Medium to large evergreen shrub or small tree, 2–10 m. Bark fibrous. Branchlets, leaf undersides and inflorescences densely covered in stellate hairs which may be white or brown, stalked or sessile. Leaves alternate, petiolate, without stipules. Leaf blade lanceolate or ovate-lanceolate, 5–15 cm long; upper surface glabrous when mature, with impressed veins; lower surface densely stellate-hairy; base rounded; apex acute; margins bluntly serrate. Plant dioecious, rarely monoecious. Flowers unisexual, small, scented, in many-flowered terminal and axillary panicles, in autumn to winter. Male flowers with campanulate calyx, 3–4 mm long; petals creamy white, with a short tube bearing a nectariferous collar, and 5 lobes, ovate but assymetrical, spreading, 6–8 mm long; stamens 15–20, on filaments about as long as the column to which they are attached; carpels 2, reduced and sterile. Female flowers differ in their more tubular calyx ~4 mm long; petals only slightly exceeding the calyx, persistent; stamens small and sterile, sessile on top of the column; carpels 2, styles free, exserted from the staminal tube, hairy above, stigmatic surface dilated and blunt; ovary bilocular. Usually only one ovule matures, in which case the fruit is indehiscent, remaining within the persistent calyx. (Curtis & Morris 1975; Melville 1966; Rozefelds 2008; Jordan 2019)
Distribution Australia Tasmania (mainly E and SE)
Habitat Damp woods, along watercourses and in gullies, 0–700 m asl.
USDA Hardiness Zone 8-9
RHS Hardiness Rating H4
Conservation status Not evaluated (NE)
Little known outside Tasmania until recently, Asterotrichion discolor shows promise as a fast-growing, scented, autumn to winter-flowering evergreen shrub in milder parts of our area.
As a wild plant it grows in the understorey of eucalypt forest on the eastern side of the island, whose seasonal climate contrasts with that of the western rainforests. It was first described scientifically by Hooker (1834, 1835) as Sida discolor, from material collected by the early Tasmanian botanist Robert Lawrence. The specific epithet refers to the two-tone quality of the leaves, dark green and glabrous above but pale with dense stellate hairs beneath. It was known to indigenous people, the fibrous bark being used for binding (Hinsley 2022). The vernacular name Currajong in its alternative spelling Kurrajong is applied to several other Australian plants used this way, including Brachychiton spp..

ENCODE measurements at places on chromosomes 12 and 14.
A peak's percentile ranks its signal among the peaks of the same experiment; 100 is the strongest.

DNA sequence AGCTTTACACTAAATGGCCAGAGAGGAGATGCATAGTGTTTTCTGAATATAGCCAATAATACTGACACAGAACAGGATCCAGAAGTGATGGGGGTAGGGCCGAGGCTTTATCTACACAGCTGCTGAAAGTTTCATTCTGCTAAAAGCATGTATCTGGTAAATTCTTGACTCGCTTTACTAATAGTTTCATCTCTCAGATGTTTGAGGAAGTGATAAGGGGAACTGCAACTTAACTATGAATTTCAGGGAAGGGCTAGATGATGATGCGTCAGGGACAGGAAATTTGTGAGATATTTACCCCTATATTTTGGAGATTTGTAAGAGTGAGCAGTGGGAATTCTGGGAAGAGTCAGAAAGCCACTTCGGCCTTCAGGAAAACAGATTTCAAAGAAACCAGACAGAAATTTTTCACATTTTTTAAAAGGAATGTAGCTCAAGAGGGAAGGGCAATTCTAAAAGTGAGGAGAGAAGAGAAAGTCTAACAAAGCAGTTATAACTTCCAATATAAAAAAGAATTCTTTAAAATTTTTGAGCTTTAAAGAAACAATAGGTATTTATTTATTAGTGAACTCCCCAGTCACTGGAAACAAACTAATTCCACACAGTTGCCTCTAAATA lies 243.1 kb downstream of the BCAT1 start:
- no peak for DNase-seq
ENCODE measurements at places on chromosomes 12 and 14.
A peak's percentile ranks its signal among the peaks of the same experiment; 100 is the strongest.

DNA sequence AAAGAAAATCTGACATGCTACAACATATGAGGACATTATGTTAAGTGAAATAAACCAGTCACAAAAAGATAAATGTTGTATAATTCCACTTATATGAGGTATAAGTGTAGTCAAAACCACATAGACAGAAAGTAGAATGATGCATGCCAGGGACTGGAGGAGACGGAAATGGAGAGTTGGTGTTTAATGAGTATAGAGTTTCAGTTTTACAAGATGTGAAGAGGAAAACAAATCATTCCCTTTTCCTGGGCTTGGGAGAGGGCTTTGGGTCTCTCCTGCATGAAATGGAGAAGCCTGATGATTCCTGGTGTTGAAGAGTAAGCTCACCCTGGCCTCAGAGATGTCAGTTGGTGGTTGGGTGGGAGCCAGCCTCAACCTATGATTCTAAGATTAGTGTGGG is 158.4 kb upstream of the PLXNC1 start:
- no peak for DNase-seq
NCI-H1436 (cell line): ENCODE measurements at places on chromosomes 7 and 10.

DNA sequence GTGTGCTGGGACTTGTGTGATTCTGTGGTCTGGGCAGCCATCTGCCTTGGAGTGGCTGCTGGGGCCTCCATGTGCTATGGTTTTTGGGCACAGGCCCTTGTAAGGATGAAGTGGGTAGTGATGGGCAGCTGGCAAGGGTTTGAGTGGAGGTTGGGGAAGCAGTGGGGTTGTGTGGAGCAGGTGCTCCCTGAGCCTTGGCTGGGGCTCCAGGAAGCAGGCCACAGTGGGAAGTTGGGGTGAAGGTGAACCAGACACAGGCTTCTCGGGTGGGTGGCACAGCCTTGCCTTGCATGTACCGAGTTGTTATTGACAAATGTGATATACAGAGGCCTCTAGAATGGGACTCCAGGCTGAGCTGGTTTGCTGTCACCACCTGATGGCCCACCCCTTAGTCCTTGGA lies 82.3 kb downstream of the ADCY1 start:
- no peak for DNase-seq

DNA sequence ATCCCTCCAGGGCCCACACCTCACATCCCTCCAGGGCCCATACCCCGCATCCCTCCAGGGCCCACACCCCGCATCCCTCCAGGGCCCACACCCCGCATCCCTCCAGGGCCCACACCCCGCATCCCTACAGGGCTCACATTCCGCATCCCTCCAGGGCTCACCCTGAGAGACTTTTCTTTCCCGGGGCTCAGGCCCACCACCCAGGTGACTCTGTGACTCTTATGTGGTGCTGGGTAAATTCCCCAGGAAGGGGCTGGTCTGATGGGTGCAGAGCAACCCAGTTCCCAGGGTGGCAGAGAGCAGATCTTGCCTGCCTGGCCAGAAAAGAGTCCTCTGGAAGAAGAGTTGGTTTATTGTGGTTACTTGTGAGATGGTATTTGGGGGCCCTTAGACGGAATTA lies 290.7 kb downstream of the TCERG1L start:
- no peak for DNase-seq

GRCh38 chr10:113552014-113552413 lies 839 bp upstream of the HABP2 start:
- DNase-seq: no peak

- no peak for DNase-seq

Although an attractive evergreen, this is a plant grown primarily for its scented, creamy white flowers at a useful time of year. In both Tasmanian and British gardens it flowers from autumn well into winter, for a clear 3 months in the northern Tasmanian garden of Rosemary Verbeeten, who ranks it among her top 10 garden plants (Verbeeten 2020). It is a dioecious species, and the males are decidedly more attractive in flower. Their petals are much larger and more spreading, the inflorescences hang attractively rather than jut out, and Verbeeten (2020) – who also uses it as a cut flower – considers their fragrance stronger, ‘a nice fresh scent which is not too sweet’. Pollination seems not to have been studied scientifically, but the flowers produce nectar, and it is recommended for attracting honey bees (Wildseed Tasmania 2022).
This is a fast-growing shrub (Wildseed Tasmania 2022). A garden plant in a moist, sunny site with shelter from winds reached 3.5 m in height, with 1.5 m spread, in just 3 years (Verbeeten 2020). These are probably the ideal conditions, although seed supplier Wildseed Tasmania (2022) claims it as wind resistant, and tolerant of both wet and very dry soils, admittedly while recommending it for less ornamental uses such as windbreaks, screening and – even more prosaically – for planting on septic outflows. Both agree that tip pruning is possible.
There is a long but probably not continuous history of cultivation outside Tasmania, mainly in Britain with its cultural connections to Australia. Lawrence’s introduction from which Hooker described the species was as seed sent to Hooker in Glasgow, where it first flowered under glass at the Botanic Garden in autumn 1834 (Hooker 1835). He described it as a shrub ‘of no great beauty’ with ‘small and unobtrusive flowers’, which will have done nothing to encourage wider cultivation. It is unfortunate this this plant was a female (evident from his illustration in Curtis’s Botanical Magazine (Hooker 1835) although he described it as hermaphrodite, misinterpreting the reduced, sterile stamens). In the present century it has occasionally been grown in southern and western Britain, distributed from the early 2000s by Graham Hutchins’ County Park Nursery, Essex. There is a fine male specimen dating from 2009, about 4 m tall, in a sheltered but uncrowded position at RHS Garden Hyde Hall (C. Rogers pers. comm. 2022), and it is recorded (no wild provenance, again from 2009) in the car park at Logan Botanic Garden, SW Scotland (Royal Botanic Garden Edinburgh 2022). We have been unable to trace plants elsewhere in Europe, or in North America.
It can be propagated from seed, if available, or by cuttings (perhaps semi-ripe?) although it has been suggested that male plants root more easily (Understorey Network 2022).